Sure, finding that lipstick you thought you lost was exciting. But what if you could get that same feeling by stumbling upon a few hundred bucks? Plot twist: you can. And who couldn’t use some extra cash right now? (Thanks, inflation.) Here are a few ways to find lost money you might not even realize you’re missing.
1. Track down a forgotten 401(k).
If you switched jobs recently, you may have left something important behind with your former employer. Nope, not that framed photo of you and bae in Capri. Your 401(k). And if so, you’re not alone: A 2021 study showed that about 24 million 401(k)s are considered forgotten. And that number grows by 2.8 million accounts every year. Luckily, you can go back for it.
How to find it: Start by looking for 401(k) documents related to your account with your former employer. The goal is to find your account number and plan administrator(read: the company that’s holding it, like Vanguard or Fidelity).This may involve asking your former employer whether they have any accounts open in your name. Last resort? Go to the Department of Labor’s website, type in your former employer’s name, and find out which plan administrator you might have money with by looking at the company’s Form 5500. From there, you can contact the plan administrator to get help finding your account.
What to do next: Once you’ve tracked down the account you opened with your former employer, you’ll likely want to do a 401(k) rollover. That will put your money into either a 401(k) with your new employer or an IRA. Psst…we Skimm’d the best investment account for every money goal so you can figure out which one is right for you.
2. Get a security deposit back.
Attention, renters: If you moved recently, check in with your previous landlord about your security deposit.Security deposits can range from a few hundred dollars to a month’s rent or more, so it’s worth making sure it didn’t fall by the wayside.
How to find it: Review your old bank statements to make sure you got back what you were owed. If you weren’t, contact your former landlord to see if that money is on its way to you.Also, if you put down security deposits for other things (think: utilities), those could be owed to you, too. Check in with your former providers to make sure you receive those security deposits back, too.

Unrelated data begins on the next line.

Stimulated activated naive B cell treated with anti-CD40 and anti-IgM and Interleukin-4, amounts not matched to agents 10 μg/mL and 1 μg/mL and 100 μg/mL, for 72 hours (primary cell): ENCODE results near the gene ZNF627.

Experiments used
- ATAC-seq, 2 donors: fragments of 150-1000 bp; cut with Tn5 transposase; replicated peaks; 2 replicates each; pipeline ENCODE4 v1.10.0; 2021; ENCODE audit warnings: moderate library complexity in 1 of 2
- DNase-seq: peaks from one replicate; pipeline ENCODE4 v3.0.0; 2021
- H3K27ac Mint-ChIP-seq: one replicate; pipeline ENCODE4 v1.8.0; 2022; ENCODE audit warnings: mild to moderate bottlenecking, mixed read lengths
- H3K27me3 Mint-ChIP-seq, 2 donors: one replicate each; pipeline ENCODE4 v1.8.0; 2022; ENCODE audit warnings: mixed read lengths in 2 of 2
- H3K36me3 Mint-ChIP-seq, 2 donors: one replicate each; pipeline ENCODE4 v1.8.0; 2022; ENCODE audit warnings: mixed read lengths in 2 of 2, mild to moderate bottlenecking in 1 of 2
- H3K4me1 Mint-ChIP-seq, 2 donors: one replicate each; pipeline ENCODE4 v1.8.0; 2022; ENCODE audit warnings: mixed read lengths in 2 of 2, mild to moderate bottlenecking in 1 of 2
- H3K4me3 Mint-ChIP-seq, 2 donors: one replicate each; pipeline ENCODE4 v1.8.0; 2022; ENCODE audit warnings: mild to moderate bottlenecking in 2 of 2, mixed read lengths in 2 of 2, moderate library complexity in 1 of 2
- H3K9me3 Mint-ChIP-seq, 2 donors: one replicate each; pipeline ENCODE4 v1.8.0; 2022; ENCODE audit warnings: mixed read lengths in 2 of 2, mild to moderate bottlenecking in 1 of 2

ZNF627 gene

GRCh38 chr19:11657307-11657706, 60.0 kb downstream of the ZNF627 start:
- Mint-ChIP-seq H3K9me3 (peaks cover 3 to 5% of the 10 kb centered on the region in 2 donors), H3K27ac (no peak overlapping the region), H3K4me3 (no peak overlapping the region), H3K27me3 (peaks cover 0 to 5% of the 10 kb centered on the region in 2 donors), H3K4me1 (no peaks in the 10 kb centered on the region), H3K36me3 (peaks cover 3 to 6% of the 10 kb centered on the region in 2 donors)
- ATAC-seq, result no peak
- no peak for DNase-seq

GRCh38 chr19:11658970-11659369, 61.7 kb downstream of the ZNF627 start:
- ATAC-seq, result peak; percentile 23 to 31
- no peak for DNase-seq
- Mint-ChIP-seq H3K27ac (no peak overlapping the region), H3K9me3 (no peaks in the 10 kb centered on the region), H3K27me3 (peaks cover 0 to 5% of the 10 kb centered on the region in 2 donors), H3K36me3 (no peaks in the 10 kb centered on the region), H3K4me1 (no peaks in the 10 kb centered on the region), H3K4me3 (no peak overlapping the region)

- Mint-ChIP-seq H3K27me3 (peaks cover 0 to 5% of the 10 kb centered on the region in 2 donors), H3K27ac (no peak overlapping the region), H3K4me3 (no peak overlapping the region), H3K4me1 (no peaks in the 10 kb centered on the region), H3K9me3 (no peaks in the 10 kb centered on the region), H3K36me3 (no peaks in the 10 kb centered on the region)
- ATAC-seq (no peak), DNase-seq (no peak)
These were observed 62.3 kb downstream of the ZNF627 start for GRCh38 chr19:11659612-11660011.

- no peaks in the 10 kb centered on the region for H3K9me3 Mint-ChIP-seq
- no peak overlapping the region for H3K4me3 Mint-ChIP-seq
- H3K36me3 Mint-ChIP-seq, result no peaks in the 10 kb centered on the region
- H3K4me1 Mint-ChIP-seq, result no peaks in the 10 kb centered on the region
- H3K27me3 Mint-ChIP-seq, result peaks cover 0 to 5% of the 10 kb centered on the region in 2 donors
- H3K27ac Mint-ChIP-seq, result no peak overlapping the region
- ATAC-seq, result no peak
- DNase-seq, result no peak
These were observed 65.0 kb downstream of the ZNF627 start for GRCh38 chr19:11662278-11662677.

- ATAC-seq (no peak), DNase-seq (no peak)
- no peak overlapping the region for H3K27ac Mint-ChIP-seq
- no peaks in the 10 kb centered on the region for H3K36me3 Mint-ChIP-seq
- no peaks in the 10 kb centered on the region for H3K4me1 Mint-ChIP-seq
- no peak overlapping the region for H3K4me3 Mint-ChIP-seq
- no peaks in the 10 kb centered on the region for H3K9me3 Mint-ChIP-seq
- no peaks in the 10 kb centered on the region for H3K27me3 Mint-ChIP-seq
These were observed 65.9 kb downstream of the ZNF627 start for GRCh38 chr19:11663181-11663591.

3. Check for unclaimed tax refunds.
It sounds like something that would be difficult to miss, but it does happen. If the IRS didn’t have your up-to-date address, your paper check could have been returned to the IRS. Or if your bank account information was incorrect, your direct deposit may not have gone through.Or if you forgot to file your taxes, you could be missing out on money you’re owed. Hint: the average refund for the 2021 tax year was $2,893.That’s quite a chunk of (unclaimed) change. And in 2016, the IRS estimated that more than $1.5 billion was missed by about 1.4 million taxpayers who didn’t file returns.
How to track it down: The good news? There’s a three-year window to claim returns you’ve missed in the past. So, check your records (or your online account through the IRS), and make sure you receive what you’re owed. You can also check on the status of your last three years of tax refunds through the IRS’s Where’s My Refund tool.
What to do next:Invest in your future. If you want to save more for retirement (hi, IRA) or invest for another far-off goal, you might consider putting your tax return into an investment account.
4. Find something else with the Unclaimed Property Administrators' website.
You might be thinking that none of the above applies to you. And that may be true. But just in case, there’s an easy way to search online to ensure nothing’s slipped through the cracks.
How to track it down: The Unclaimed Property Administrators' website. Here, you can basically search yourself and get money that may have your name on it. The National Association of Unclaimed Property Administrators estimates that 1 in 10 people has unclaimed property in their name. These could be accounts with financial institutions or companies that haven’t been touched, uncashed paychecks, or even safe deposit box contents. A quick search could turn up some unclaimed dollars that you can put in your pocket by providing proof of ownership.
What to do next:Throw some extra money at your loans. Paying down your student loans, mortgage, or car loan could reduce the total amount you owe, and help you save on interest in the long run.
“Pay me what you owe me” never rang so true. So, claim that money — whether it’s from tax returns or an old 401(k). And, don’t overlook the database of lost and unclaimed property.
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